In my search I came across Vision Critical, a market research firm, that published “From Social to Sale,” a survey of social media purchasing trends.  Some of the highlights from the research show that 38% of users purchase after sharing or favoriting on Facebook (either online or in-store) compared to 29% for Pinterest and 22% for Twitter.  The stated reason for purchasing was that Facebook “alerted me to a sale,” whereas Pinteret provided additional information and Twitter identified a place to buy.  A large amount of products bought were in the tech and electronics space as well as in food and drink.
In researching how to become good at utilizing these resources and potentially seeing some of these same results, I came to the conclusion that the process is very similar to being good at dating.  You want to be able to communicate well, not get too emotional right away, and not focus on yourself too much.  The communication component also involves being succinct and comfortable in your writing but also inquisitive and sincere to develop a better dialogue.  It also means producing interesting and reliable content that shows you are not completely out of the ordinary and a trustworthy person.  Separately, it is also a good idea to talk to people you may not normally because they could have a lot of friends that might be interested in you.  Lastly, (sincerely) complimenting others is just a good practice in general, but it also helps develop relationships, which can help drive business or lead to more introductions, which can hopefully help you realize your goals.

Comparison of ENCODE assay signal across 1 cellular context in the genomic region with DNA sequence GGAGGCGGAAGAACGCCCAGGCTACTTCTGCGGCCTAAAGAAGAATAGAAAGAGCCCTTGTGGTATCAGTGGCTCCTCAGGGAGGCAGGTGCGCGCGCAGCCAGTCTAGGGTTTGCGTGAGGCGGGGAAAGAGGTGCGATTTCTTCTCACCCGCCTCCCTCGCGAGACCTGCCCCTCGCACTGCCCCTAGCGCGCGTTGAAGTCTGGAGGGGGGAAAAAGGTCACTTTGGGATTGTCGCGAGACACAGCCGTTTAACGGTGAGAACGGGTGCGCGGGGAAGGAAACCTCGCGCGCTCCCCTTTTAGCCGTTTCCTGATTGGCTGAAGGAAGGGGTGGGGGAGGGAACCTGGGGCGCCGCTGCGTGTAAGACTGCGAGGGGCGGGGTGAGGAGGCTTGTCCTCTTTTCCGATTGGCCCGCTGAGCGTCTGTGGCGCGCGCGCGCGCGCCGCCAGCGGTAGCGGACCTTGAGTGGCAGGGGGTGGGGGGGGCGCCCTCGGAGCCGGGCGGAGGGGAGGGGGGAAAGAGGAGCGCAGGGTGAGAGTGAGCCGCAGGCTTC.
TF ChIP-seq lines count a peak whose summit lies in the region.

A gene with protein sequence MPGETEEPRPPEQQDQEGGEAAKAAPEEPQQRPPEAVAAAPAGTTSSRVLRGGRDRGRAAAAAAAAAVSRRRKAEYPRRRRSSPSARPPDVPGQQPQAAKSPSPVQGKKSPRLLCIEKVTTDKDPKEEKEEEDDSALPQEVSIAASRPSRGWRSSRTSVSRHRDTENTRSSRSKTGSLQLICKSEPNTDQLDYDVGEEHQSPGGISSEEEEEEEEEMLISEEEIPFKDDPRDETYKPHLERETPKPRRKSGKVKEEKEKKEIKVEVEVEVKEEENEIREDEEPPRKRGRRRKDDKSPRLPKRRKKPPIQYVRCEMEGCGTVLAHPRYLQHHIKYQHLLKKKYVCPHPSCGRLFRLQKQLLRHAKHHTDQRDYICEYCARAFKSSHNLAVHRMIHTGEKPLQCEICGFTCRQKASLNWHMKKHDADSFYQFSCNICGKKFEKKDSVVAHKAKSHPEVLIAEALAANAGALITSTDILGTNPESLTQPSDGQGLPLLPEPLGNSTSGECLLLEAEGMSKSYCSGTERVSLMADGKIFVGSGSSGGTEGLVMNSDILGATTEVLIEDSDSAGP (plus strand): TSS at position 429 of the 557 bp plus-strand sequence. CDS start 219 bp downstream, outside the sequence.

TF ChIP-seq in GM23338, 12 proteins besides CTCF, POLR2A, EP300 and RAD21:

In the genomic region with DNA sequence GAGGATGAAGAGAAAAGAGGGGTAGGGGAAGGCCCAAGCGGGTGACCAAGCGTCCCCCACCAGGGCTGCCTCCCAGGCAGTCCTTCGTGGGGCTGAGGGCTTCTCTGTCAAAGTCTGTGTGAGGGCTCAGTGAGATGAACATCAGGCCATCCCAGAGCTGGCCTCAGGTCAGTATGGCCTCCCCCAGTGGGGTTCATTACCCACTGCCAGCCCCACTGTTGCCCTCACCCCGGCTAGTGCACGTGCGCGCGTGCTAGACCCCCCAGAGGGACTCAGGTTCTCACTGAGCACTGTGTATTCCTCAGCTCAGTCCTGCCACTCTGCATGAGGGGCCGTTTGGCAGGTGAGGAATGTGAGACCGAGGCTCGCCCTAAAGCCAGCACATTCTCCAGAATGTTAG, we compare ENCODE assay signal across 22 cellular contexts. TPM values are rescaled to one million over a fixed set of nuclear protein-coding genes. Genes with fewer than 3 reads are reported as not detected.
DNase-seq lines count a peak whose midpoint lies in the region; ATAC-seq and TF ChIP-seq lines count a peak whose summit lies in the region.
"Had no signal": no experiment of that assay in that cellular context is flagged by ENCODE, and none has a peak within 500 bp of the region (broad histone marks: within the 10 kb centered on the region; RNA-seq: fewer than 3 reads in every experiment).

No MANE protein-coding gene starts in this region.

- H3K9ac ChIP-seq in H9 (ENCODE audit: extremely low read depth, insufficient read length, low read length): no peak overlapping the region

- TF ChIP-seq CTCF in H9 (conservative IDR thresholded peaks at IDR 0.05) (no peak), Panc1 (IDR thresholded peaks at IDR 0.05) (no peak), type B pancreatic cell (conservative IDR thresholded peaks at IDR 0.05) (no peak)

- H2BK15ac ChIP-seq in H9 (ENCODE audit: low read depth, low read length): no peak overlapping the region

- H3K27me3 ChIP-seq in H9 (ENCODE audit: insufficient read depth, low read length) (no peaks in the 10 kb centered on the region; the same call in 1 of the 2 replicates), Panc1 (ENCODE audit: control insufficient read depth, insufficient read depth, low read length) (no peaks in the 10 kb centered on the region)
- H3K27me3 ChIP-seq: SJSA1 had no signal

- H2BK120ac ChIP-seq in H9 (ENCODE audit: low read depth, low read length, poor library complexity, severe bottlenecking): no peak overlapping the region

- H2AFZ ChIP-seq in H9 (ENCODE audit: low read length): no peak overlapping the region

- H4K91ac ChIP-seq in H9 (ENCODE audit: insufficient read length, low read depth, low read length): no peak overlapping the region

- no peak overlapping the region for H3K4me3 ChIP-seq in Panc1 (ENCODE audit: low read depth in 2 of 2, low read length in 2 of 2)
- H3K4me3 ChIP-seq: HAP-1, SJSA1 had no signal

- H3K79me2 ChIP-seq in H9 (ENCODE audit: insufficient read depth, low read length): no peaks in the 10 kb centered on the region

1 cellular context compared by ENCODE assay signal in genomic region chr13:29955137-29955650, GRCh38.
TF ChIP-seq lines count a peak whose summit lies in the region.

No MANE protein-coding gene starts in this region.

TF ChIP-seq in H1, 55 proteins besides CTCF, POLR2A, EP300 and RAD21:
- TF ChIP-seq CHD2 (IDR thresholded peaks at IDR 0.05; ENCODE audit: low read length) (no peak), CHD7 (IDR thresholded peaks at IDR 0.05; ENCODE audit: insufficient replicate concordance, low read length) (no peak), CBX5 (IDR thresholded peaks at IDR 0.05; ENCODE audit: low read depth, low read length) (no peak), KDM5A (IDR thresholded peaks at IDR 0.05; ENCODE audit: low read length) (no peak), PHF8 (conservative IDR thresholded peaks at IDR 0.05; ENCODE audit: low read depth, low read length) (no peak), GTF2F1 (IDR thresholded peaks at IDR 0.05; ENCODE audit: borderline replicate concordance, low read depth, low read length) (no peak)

Letting the future be the enemy of the now

Many marketers and agencies have been focusing their efforts on honing their location based marketing strategies - these will include "geo-aware", "geo-fenced" ad campaigns, location based targeting of key customer segments. However, Jason Spero, director of global acquisition solutions for Google, feels that many marketers are getting ahead of themselves by spending small fortunes in developing strategies which will offer highly contextualized discounts and special deals for customers who happen to walk by their retail space. He argues that instead, marketers should start by focusing on the basics - using location based tools to get a better understanding of their customers and figuring out which ones may be more or less valuable to their business. 

For more on this topic - check out this insightful video.


BBM on Androids and iPhone

Blackberry announced today that its new Blackberry Messenger App for Androids and iPones has reached a milestone: 20 million users have downloaded and started using it since its launch last week. RIM, Blackberry phones manufacturer, has finally decided to roll out a BBM app compatible with other smart phones. While most agree that the launch has come ages after it was supposed to, it is promising to see that it has finally taking a step towards being more integrated in the smart phones era.
Blackberry was once a leader in smartphones market with the creation of the first mobile email device. Only a few of years ago everyone was on “crack”berry and RIM was on top of its game earning success by being appealing to both corporates - with its safety features, and teens - for their direct messaging service. However, at that time, a new type of competition was arising with the introduction of the iPhone and the app structure, but blackberry was quick to dismiss it as rival and adamant that the market was not changing. This was the beginning of its downward spiral, and ever since then people have been switching to new smartphones without no hesitation.